What Causes a High Platelet Count?

There are many reasons why your platelet counts could be high, most of which are short-lived and nothing to worry about. However, there are occasions when a higher platelet count—referred to as thrombocytosis or thrombocythemia—could be a sign of a serious medical condition, such as an infection, an inflammatory disease, or even cancer.

High platelet counts (defined as having more than 400,000 platelets per microliter of blood) are broadly categorized as being either:

This article explains the difference between reactive thrombocytosis and essential thrombocythemia as well as the underlying conditions that trigger high platelet counts.

An illustration with causes of a high platelet count

Illustration by Michela Buttignol for Verywell Health

Reactive Thrombocytosis

Sick woman taking her temperature
Sam Edwards / Getty Images

Reactive thrombocytosis (RT), also known as secondary thrombocytosis, is the more common cause of a high platelet count. With RT, platelet counts will rise as a result of an underlying event or disease.

The causes of RT are described in seven broad categories:


Infections are the most common cause of a high platelet count in both adults and children.

Soft tissue, lung, gastrointestinal, urinary, and genital infections are the most common infectious causes of RT. The majority are caused by the following bacterial species or strains:

Platelet counts generally return to normal after the infection resolves, but this may take several weeks.

Chronic Inflammatory Diseases

Inflammation is the body's natural response to an infection or injury. When confronted with inflammation, the immune system will increase the production of platelets to aid with the repair of damaged tissues.

Numerous chronic (persistent) inflammatory diseases are associated with RT, including:

The increase in platelets usually occurs during acute exacerbations (flare-ups) or when the disease is being undertreated.

Allergic Conditions

Allergy and atopic (allergy-related) diseases can also cause RT. Allergies are caused by an abnormal immune response that can spur systemic (whole-body) inflammation and an associative increase in platelets.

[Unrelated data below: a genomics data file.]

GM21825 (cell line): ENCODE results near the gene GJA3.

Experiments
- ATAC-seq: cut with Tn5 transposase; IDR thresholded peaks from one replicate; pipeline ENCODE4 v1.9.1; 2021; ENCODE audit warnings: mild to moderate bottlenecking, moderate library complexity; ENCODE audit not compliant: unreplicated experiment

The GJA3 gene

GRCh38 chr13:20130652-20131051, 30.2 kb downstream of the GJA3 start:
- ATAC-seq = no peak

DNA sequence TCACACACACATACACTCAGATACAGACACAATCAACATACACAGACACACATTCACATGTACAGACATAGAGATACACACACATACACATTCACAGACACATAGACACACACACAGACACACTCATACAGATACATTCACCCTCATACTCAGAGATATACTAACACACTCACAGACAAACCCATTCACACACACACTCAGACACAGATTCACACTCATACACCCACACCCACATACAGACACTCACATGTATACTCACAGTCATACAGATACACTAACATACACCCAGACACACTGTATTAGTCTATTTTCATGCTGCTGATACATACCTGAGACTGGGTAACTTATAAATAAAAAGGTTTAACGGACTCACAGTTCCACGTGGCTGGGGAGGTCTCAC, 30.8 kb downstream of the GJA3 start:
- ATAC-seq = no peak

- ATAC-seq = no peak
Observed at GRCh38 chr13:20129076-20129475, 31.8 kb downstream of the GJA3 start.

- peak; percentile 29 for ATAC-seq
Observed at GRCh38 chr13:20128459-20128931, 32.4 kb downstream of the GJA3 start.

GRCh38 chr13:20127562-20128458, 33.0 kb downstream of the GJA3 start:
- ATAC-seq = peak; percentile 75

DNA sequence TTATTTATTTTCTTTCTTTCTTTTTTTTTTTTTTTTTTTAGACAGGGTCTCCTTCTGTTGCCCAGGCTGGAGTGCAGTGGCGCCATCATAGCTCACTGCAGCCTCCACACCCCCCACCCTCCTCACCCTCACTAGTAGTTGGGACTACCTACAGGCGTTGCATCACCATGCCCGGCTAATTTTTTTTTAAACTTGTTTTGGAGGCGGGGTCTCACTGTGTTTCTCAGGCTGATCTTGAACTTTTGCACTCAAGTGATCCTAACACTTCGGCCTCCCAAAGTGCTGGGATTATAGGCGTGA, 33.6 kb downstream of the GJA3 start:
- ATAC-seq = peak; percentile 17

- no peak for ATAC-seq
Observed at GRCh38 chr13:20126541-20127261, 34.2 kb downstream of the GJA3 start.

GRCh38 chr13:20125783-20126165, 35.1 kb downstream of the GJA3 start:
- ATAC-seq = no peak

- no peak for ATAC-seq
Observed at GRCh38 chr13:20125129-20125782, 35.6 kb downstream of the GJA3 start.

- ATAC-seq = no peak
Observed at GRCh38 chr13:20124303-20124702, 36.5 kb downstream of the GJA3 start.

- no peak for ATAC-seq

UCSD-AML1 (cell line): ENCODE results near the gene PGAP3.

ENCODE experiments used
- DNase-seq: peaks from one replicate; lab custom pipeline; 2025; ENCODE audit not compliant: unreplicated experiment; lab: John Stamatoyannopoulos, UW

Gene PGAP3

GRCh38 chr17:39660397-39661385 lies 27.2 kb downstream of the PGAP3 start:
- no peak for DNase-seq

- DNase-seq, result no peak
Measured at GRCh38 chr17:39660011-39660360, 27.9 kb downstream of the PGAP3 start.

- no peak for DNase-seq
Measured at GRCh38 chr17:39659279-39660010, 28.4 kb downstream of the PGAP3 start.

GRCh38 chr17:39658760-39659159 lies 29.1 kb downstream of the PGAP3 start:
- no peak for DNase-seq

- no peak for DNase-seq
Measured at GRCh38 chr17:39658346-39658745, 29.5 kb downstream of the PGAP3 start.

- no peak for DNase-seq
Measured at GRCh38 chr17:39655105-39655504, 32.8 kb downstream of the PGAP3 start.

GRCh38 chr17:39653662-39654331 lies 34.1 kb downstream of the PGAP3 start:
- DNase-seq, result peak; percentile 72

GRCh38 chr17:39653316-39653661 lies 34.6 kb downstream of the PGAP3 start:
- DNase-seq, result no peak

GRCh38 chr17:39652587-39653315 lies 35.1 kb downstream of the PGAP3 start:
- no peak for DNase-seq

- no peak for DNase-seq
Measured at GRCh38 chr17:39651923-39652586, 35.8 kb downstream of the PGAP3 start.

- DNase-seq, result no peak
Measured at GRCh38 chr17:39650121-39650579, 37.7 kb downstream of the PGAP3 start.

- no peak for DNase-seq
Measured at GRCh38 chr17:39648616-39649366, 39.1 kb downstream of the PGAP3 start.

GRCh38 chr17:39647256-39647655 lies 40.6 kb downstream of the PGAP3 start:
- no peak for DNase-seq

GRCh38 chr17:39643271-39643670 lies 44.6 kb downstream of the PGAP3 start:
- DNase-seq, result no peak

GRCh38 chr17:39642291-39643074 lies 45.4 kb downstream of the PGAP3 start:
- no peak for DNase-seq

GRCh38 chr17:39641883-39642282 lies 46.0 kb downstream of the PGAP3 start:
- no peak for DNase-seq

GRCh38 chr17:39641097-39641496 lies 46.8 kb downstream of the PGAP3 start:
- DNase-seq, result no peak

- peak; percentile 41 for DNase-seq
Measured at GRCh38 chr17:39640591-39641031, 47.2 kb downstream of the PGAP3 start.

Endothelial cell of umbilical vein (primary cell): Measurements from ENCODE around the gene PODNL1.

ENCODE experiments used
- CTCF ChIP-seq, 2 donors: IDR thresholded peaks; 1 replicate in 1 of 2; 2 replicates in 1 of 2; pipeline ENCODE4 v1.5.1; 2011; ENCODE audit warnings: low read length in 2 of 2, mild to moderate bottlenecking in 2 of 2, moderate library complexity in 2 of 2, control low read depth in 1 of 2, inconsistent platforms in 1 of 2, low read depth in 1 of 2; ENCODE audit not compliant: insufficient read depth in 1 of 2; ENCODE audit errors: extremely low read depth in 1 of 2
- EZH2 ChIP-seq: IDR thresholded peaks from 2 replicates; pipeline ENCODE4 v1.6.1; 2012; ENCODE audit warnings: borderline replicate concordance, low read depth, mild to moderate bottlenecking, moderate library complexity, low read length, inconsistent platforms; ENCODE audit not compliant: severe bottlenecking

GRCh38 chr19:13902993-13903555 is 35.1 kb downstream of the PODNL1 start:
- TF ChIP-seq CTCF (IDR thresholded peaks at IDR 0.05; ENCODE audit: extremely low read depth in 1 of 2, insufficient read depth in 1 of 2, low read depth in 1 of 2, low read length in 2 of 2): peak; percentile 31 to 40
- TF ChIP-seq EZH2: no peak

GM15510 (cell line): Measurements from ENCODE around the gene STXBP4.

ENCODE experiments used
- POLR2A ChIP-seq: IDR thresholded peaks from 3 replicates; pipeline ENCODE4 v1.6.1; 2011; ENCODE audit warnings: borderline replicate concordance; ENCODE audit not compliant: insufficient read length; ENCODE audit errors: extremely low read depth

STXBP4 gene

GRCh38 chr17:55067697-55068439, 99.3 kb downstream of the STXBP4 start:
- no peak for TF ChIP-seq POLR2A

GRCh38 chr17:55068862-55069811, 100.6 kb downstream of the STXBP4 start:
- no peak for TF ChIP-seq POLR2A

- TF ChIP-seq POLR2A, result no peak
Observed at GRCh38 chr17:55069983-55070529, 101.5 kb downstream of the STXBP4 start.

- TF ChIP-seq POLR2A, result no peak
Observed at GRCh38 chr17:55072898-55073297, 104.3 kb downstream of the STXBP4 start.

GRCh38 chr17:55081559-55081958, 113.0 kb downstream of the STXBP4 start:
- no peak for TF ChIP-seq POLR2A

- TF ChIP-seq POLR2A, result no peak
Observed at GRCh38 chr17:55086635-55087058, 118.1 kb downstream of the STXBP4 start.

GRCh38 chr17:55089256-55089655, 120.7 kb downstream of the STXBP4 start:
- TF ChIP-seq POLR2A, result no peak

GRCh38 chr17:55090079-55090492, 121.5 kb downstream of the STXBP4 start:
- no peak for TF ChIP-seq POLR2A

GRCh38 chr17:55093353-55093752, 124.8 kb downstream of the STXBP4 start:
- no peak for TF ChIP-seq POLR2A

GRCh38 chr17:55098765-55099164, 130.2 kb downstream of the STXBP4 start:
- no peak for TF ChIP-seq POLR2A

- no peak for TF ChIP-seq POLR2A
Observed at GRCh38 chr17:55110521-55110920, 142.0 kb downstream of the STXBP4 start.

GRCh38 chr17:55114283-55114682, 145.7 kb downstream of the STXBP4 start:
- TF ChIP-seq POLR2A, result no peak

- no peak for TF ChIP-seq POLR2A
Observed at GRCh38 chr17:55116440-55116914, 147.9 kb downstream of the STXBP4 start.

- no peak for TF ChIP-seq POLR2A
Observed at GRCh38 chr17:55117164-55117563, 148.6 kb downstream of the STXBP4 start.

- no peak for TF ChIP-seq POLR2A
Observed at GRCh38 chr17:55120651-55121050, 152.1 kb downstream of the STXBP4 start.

Allergic and atopic conditions associated with high platelet counts include:

Thrombocytosis in these instances tends to be transient and will resolve once the allergy is brought under control.


Iron-deficiency anemia occurs when the lack of iron in the blood causes a decrease in the number, size, and function of red blood cells. 

With iron-deficiency anemia, there will be a characteristic drop in red blood cells and hemoglobin (the protein in red blood cells that transport oxygen to cells). For reasons that are not entirely clear, platelet counts will commonly rise when this occurs.

Blood loss, a lack of dietary iron, pregnancy, and intestinal diseases that affect the absorption of iron are the most common causes of iron-deficiency anemia.

Another type of anemia associated with RT is hemolytic anemia in which red blood cells are destroyed as a result of conditions like cancer, hepatitis, sickle cell disease, or certain autoimmune diseases. Again, scientists are not entirely sure why platelets increase as the red blood count decreases.


Asplenia is the lack of a spleen. The spleen works as a blood filter, removing old red blood cells and holding onto a reserve of other blood cells in the event of an emergency, such as a hemorrhage.